Ernie Kurtz explaining the title of his history of AA:
…the fundamental and first message of Alcoholics Anonymous to its members is that they are not infinite, not absolute, not God. Every alcoholic’s problem had first been, according to this insight, claiming God-like powers, especially that of control. But the alcoholic at least, the message insists, is not in control, even of himself; and the first step toward recovery from alcoholism must be the admission and acceptance of this fact that is so blatantly obvious to others but so tenaciously denied by the obsessive-compulsive drinker.
From Jim B. (AA’s first agnostic member. He was responsible for “as we understood him” being inserted into the steps.):
…for the first time I admitted I couldn’t stay sober alone. My closed mind opened a bit. Those folks back in New York, the folks who believed, had stayed sober. And I hadn’t. Since this episode I don’t think I have ever argued with anyone else’s beliefs. Who am I to say?
I finally crawled back to New York and was soon back into the fold. About this time, Bill and Hank were just beginning to write the A.A. Big Book. I do feel sure my experience was not in vain, for “God” was broadened to cover all types and creeds: “God as we understood Him.”
I feel my spiritual growth over these past thirty years has been very gradual and steady. I have no desire to “graduate” from A.A.. I try to keep my memories green by staying active in A.A. – a couple of meetings weekly.
For the new agnostic or atheist just coming in, I will try to give very briefly my milestones in recovery.
- The first power I found greater than myself was John Barleycorn.
- The A.A. Fellowship became my Higher Power for the first two years.
- Gradually, I came to believe that God and Good were synonymous and were found in all of us.
- And I found that by meditating and trying to tune in on my better self for guidance and answers, I became more comfortable and steady.
In his introduction, Kurtz discusses the “not-Godness” of 12 step recovery. I doubt that this not-Godness comes any harder to the agnostic or atheist. 12 step members often talk about staying humble. I suppose this could also be framed as maintaining this not-Godness. I also suspect that losing this experience of not-Godness could just as easily happen to the religious believer as to the atheist or agnostic.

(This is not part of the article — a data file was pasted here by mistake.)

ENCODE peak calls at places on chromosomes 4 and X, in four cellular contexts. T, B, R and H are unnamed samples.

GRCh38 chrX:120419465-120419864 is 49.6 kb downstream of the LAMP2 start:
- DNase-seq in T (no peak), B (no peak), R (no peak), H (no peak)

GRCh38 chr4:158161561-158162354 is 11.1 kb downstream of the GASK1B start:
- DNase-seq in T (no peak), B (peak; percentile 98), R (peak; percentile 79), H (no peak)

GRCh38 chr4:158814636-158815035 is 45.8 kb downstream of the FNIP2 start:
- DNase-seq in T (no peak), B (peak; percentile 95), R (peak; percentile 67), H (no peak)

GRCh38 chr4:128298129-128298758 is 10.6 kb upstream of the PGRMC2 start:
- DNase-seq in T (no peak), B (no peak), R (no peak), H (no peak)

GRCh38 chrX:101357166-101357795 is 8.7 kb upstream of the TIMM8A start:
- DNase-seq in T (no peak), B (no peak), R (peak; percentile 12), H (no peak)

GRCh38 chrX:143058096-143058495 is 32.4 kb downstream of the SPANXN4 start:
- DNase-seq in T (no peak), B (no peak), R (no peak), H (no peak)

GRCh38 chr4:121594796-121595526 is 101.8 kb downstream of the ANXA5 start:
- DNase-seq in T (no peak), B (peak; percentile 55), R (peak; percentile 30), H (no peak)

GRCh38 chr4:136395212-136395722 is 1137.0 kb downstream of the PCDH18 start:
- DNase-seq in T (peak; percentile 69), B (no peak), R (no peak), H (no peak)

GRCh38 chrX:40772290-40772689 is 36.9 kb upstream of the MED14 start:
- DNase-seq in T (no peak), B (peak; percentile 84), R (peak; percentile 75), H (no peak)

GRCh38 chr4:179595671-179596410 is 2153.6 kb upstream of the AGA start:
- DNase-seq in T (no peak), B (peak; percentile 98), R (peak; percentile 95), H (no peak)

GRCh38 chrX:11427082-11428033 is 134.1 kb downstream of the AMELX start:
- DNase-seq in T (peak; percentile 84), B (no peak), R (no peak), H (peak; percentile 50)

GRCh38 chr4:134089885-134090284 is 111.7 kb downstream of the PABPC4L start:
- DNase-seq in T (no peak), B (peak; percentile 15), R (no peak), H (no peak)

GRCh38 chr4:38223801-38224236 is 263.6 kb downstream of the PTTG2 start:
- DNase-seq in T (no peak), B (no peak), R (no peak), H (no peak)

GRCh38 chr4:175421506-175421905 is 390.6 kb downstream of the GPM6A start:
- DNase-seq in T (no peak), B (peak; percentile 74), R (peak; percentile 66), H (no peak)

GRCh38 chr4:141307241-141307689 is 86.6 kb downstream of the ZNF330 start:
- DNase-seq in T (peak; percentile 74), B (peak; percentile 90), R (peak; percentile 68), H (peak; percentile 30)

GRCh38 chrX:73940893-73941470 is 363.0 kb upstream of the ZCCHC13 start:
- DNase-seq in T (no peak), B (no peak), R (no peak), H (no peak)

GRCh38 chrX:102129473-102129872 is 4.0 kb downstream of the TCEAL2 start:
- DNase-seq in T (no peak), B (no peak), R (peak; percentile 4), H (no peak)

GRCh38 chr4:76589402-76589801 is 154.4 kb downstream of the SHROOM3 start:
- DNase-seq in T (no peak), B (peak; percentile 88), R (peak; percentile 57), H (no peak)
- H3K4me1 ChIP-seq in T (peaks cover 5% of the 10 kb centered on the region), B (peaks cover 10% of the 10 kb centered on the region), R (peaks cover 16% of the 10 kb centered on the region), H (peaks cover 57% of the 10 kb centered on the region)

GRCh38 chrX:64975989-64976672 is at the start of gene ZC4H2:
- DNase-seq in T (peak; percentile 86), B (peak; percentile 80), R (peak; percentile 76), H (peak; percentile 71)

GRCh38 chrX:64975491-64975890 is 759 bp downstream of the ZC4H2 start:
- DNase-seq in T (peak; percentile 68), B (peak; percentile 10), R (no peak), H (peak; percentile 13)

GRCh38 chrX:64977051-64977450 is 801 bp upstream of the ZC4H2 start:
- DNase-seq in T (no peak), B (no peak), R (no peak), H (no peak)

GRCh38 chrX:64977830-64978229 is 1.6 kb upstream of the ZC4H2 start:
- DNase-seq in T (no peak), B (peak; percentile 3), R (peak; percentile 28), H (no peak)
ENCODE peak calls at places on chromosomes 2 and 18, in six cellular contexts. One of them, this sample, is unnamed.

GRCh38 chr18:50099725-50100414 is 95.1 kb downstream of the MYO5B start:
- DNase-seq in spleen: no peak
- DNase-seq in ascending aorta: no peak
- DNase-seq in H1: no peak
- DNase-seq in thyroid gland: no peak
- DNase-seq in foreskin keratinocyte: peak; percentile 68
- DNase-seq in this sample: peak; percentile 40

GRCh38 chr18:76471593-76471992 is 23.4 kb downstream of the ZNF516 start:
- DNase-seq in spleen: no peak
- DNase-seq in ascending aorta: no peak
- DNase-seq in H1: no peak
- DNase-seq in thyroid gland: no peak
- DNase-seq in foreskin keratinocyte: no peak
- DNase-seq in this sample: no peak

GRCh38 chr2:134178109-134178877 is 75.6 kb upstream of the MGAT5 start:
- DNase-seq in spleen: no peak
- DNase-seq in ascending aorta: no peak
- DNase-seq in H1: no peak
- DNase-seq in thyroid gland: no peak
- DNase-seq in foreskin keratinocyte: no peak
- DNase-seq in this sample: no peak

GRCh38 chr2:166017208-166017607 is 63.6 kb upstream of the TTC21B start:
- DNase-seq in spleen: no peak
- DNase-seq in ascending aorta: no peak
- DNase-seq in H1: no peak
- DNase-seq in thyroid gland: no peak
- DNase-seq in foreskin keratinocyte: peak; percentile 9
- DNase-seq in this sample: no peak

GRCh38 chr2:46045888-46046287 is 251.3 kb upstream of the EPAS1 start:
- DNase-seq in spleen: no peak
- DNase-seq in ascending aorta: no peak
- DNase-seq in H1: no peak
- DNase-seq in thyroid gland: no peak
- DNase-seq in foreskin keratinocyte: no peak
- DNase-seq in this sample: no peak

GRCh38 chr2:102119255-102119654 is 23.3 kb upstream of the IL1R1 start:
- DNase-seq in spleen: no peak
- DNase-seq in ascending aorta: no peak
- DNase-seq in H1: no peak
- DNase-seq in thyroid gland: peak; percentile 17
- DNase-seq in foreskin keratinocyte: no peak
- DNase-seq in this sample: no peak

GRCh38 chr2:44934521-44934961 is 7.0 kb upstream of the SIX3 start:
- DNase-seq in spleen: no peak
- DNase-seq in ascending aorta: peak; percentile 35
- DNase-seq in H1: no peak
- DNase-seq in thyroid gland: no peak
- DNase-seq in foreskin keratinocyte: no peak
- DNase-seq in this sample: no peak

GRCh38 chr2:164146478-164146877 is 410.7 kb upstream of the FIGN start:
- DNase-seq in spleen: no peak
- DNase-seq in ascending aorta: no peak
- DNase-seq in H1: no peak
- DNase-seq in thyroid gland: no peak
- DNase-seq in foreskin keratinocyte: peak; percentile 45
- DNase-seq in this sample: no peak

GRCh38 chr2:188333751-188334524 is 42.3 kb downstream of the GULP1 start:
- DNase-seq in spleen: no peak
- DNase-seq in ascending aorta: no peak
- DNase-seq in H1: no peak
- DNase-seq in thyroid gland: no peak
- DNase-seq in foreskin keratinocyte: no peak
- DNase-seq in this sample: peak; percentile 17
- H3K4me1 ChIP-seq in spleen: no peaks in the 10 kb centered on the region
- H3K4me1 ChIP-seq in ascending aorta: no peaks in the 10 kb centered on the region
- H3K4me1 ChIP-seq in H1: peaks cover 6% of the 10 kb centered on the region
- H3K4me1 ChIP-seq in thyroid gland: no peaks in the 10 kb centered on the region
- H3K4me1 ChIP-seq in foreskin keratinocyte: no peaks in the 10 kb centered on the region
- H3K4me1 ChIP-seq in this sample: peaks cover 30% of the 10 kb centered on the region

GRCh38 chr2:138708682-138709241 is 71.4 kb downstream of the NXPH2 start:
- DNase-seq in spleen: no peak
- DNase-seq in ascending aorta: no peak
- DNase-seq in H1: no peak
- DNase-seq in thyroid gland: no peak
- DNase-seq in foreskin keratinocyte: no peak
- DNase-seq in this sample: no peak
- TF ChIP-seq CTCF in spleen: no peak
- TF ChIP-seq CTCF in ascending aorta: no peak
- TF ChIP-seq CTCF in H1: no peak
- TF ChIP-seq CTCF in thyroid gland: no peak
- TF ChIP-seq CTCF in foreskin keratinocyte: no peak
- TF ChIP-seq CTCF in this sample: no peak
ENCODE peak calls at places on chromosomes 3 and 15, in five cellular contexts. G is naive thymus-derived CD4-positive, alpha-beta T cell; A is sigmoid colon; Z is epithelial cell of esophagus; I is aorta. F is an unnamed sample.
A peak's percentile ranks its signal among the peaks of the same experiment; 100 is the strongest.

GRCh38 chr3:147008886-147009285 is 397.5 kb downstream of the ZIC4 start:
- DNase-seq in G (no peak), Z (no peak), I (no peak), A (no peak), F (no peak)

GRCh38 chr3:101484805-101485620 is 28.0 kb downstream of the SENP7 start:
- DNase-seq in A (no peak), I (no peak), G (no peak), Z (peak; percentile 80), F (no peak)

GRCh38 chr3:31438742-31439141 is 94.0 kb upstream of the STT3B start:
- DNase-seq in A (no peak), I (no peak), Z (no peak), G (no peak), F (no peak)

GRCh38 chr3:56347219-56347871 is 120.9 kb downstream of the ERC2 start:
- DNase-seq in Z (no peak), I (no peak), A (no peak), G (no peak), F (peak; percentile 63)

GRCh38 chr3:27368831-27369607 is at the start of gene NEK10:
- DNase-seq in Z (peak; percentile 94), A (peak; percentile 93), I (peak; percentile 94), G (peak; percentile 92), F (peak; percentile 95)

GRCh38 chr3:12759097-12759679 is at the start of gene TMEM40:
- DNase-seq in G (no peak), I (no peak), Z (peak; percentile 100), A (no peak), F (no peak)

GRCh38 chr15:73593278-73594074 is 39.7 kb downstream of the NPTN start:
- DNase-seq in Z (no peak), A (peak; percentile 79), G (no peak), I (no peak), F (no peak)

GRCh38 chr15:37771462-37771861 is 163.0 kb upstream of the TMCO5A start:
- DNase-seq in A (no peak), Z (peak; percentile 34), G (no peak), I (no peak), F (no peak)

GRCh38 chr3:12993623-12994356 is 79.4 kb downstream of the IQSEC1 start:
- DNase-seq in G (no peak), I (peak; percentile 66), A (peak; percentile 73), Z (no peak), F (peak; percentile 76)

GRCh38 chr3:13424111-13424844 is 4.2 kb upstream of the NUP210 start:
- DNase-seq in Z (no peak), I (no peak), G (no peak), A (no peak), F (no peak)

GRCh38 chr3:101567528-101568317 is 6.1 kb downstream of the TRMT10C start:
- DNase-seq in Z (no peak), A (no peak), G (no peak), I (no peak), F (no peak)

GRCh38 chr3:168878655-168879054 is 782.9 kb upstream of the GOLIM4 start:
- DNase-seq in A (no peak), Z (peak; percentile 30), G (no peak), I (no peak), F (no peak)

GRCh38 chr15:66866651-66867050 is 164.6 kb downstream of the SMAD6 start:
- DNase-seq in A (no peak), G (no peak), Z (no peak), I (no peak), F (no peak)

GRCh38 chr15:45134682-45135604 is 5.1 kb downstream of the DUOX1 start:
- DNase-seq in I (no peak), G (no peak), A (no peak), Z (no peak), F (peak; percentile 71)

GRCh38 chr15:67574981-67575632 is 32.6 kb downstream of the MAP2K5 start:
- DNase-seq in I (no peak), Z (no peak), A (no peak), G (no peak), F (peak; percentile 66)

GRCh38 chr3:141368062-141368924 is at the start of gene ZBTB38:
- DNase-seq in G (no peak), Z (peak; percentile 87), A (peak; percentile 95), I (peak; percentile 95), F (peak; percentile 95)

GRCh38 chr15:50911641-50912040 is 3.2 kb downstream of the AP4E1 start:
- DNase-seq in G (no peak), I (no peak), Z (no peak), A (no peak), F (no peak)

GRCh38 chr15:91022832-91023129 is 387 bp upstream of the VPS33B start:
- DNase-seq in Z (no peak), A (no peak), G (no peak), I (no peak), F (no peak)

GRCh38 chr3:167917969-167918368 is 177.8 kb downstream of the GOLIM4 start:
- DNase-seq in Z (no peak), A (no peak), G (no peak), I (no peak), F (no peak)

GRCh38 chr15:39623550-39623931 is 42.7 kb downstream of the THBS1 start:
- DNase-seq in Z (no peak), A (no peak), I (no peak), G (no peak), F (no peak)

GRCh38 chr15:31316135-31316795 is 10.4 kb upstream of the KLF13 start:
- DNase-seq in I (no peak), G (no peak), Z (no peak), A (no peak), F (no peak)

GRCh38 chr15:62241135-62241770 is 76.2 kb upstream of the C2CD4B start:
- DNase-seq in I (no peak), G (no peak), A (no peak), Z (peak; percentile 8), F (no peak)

Interestingly, as I’ve been thinking about agnosticism and spirituality, the Pope gave an address that framed agnostics as fellow travelers on a search for truth:
In addition to the two phenomena of religion and anti-religion, a further basic orientation is found in the growing world of agnosticism: people to whom the gift of faith has not been given, but who are nevertheless on the lookout for truth, searching for God. Such people do not simply assert: “There is no God”. They suffer from his absence and yet are inwardly making their way towards him, inasmuch as they seek truth and goodness. They are “pilgrims of truth, pilgrims of peace”. They ask questions of both sides. They take away from militant atheists the false certainty by which these claim to know that there is no God and they invite them to leave polemics aside and to become seekers who do not give up hope in the existence of truth and in the possibility and necessity of living by it. But they also challenge the followers of religions not to consider God as their own property, as if he belonged to them, in such a way that they feel vindicated in using force against others. These people are seeking the truth, they are seeking the true God, whose image is frequently concealed in the religions because of the ways in which they are often practised. Their inability to find God is partly the responsibility of believers with a limited or even falsified image of God. So all their struggling and questioning is in part an appeal to believers to purify their faith, so that God, the true God, becomes accessible. Therefore I have consciously invited delegates of this third group to our meeting in Assisi, which does not simply bring together representatives of religious institutions. Rather it is a case of being together on a journey towards truth, a case of taking a decisive stand for human dignity and a case of common engagement for peace against every form of destructive force. Finally I would like to assure you that the Catholic Church will not let up in her fight against violence, in her commitment for peace in the world. We are animated by the common desire to be “pilgrims of truth, pilgrims of peace”.